Category Archives: Consumer Budgets

Easy Ways to Cut Spending in Retirement

Easy Ways to Cut Spending in RetirementMany consumers feel that they should just continue living life in retirement. Live the same way they did when they were working. They do not consider that they may have to cut spending in retirement. The unfortunate reality is that with less income they are going to have to make some choices. Regarding their lifestyle and how they spend their money. There are some easy ways to cut spending in retirement. Fortunately some expenses will decline naturally.

For example they will no longer need to pay to commute to work every day. As a result there is less wear and tear on the car and there is less operating costs to be concerned about. But this might not be enough and they will need to reduce expenses in other areas. We put together a list of areas to look at that can be considered to reduce your overall spending. They may not all apply to you personally. But even if one area does, then it means there is more money left in your pocket to be used for other priorities.

Easy Ways to Cut Spending in Retirement

  • Track Spending
  • Trim Food Costs
  • Pocket Savings From Sale Items
  • Reduce Your Rent
  • Shop for Best Price for Services
  • Hunt for Travel deals
  • Shave Savings from Spending Categories
  • Ask For Discounts
  • Pay With Cash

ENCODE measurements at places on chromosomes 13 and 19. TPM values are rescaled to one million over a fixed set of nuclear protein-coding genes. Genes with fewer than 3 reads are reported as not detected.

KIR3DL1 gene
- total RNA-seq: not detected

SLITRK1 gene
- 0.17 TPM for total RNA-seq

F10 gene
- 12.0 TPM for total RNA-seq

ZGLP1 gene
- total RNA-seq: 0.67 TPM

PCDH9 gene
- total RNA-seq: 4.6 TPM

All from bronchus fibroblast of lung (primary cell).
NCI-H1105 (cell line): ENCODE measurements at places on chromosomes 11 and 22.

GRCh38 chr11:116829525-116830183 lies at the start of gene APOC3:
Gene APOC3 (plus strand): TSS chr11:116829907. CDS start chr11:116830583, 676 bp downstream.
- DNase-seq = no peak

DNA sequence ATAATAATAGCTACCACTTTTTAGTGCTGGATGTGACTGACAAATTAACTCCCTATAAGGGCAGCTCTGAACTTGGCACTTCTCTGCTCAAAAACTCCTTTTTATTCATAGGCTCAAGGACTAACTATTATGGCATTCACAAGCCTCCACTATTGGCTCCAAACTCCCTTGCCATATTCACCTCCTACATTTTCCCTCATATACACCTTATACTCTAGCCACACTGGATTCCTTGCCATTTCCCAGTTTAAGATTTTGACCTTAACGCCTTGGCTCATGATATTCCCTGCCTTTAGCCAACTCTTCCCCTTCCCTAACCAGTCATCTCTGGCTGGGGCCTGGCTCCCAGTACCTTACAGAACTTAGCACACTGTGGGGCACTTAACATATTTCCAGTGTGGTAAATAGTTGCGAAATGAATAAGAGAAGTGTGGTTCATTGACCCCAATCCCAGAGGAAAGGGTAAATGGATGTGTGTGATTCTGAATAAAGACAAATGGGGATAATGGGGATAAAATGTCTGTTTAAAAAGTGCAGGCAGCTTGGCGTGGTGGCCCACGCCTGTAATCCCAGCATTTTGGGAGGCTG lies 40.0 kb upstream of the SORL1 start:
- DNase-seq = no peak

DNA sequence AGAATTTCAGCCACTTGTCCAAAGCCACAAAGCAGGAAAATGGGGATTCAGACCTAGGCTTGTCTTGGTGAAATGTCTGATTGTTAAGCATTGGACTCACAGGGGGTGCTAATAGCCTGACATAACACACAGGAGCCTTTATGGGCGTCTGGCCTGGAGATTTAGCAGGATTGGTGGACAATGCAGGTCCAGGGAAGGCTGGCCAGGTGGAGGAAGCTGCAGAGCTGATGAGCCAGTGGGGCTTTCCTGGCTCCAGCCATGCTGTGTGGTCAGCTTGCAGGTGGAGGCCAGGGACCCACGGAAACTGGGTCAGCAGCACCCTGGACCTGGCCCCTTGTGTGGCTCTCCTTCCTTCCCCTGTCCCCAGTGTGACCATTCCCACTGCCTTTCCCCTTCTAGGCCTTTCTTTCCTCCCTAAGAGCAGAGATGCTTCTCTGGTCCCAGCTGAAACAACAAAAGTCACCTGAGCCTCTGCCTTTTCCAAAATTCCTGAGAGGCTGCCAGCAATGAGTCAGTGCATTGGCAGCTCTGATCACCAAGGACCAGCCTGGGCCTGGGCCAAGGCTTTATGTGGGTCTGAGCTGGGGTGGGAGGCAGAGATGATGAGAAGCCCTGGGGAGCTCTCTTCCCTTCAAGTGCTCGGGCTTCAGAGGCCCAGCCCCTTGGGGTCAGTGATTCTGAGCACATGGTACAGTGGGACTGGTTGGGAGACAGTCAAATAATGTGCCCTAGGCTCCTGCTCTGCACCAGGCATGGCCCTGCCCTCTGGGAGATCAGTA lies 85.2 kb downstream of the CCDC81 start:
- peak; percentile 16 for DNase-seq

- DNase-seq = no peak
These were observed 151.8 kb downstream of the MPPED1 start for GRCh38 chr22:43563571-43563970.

Track Spending – once you know where you are spending your money, better decisions can be made regarding where to trim expenses.

Trim Food Costs – buy in bulk, freeze leftovers, look at the expensive items to see if they can be reduced or eliminated

Pocket Savings From Sale Items – when you buy something on sale (which you should always do and never pay full price) pocket the savings and set the savings aside for an emergency

Reduce Your Rent – if possible by negotiating with the landlord, rent out a room, or downsizing

Shop for Best Price for Services – always compare the cost of services and what they are providing, ask for discounts, senior discounts, cash discounts etc.

Hunt for Travel deals – travel off-season, look for sales and take advantage of all-inclusive packages which are often less expensive that paying individually for airfare, hotel and meals.

Shave Savings from Spending Categories – look at each category of spending and ask yourself if you can reduce spending in each area by 10%

Always Ask For Discounts – the worst that will happen is that they say no. Often business people will reduce the cost by 10% or throw in a needed service that you were putting off for free.

Pay With Cash – only when they offer a discount for cash. Many gas stations do this and some stores will also offer discounts when you pay cash. Take advantage of these offers to save even more money.

Living Pay Check To Pay Check